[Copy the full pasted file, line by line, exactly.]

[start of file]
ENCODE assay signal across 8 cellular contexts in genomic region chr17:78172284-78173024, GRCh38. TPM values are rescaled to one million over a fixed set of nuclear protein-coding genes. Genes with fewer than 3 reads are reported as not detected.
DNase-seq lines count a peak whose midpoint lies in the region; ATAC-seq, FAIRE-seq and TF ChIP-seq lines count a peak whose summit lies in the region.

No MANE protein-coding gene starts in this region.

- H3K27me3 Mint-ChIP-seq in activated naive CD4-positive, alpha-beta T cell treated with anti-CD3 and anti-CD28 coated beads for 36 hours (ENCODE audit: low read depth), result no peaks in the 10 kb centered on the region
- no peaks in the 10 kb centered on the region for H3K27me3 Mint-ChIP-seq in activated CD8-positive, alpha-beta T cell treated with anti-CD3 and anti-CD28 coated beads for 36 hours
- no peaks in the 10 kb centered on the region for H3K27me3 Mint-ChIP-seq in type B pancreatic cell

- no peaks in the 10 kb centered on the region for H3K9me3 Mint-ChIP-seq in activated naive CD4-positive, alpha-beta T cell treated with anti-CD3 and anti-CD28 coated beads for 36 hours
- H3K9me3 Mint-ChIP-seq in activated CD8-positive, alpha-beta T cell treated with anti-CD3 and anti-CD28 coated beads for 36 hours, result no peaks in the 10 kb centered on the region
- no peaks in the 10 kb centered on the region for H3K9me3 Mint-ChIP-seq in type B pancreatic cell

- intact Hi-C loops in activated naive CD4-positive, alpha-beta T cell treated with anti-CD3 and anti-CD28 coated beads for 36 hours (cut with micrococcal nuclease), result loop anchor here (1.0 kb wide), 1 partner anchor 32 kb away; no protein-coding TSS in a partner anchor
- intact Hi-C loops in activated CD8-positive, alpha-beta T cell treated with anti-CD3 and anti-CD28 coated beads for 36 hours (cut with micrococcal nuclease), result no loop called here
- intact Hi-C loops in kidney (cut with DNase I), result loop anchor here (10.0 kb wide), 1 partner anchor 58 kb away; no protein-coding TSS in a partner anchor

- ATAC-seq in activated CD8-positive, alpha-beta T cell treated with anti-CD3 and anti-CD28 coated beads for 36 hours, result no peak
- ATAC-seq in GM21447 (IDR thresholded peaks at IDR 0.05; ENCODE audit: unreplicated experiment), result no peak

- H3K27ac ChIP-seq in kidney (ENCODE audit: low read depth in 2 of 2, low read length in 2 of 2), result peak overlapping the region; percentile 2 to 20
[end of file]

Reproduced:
ENCODE assay signal across 8 cellular contexts in genomic region chr17:78172284-78173024, GRCh38. TPM values are rescaled to one million over a fixed set of nuclear protein-coding genes. Genes with fewer than 3 reads are reported as not detected.
DNase-seq lines count a peak whose midpoint lies in the region; ATAC-seq, FAIRE-seq and TF ChIP-seq lines count a peak whose summit lies in the region.

No MANE protein-coding gene starts in this region.

- H3K27me3 Mint-ChIP-seq in activated naive CD4-positive, alpha-beta T cell treated with anti-CD3 and anti-CD28 coated beads for 36 hours (ENCODE audit: low read depth), result no peaks in the 10 kb centered on the region
- no peaks in the 10 kb centered on the region for H3K27me3 Mint-ChIP-seq in activated CD8-positive, alpha-beta T cell treated with anti-CD3 and anti-CD28 coated beads for 36 hours
- no peaks in the 10 kb centered on the region for H3K27me3 Mint-ChIP-seq in type B pancreatic cell

- no peaks in the 10 kb centered on the region for H3K9me3 Mint-ChIP-seq in activated naive CD4-positive, alpha-beta T cell treated with anti-CD3 and anti-CD28 coated beads for 36 hours
- H3K9me3 Mint-ChIP-seq in activated CD8-positive, alpha-beta T cell treated with anti-CD3 and anti-CD28 coated beads for 36 hours, result no peaks in the 10 kb centered on the region
- no peaks in the 10 kb centered on the region for H3K9me3 Mint-ChIP-seq in type B pancreatic cell

- intact Hi-C loops in activated naive CD4-positive, alpha-beta T cell treated with anti-CD3 and anti-CD28 coated beads for 36 hours (cut with micrococcal nuclease), result loop anchor here (1.0 kb wide), 1 partner anchor 32 kb away; no protein-coding TSS in a partner anchor
- intact Hi-C loops in activated CD8-positive, alpha-beta T cell treated with anti-CD3 and anti-CD28 coated beads for 36 hours (cut with micrococcal nuclease), result no loop called here
- intact Hi-C loops in kidney (cut with DNase I), result loop anchor here (10.0 kb wide), 1 partner anchor 58 kb away; no protein-coding TSS in a partner anchor

- ATAC-seq in activated CD8-positive, alpha-beta T cell treated with anti-CD3 and anti-CD28 coated beads for 36 hours, result no peak
- ATAC-seq in GM21447 (IDR thresholded peaks at IDR 0.05; ENCODE audit: unreplicated experiment), result no peak

- H3K27ac ChIP-seq in kidney (ENCODE audit: low read depth in 2 of 2, low read length in 2 of 2), result peak overlapping the region; percentile 2 to 20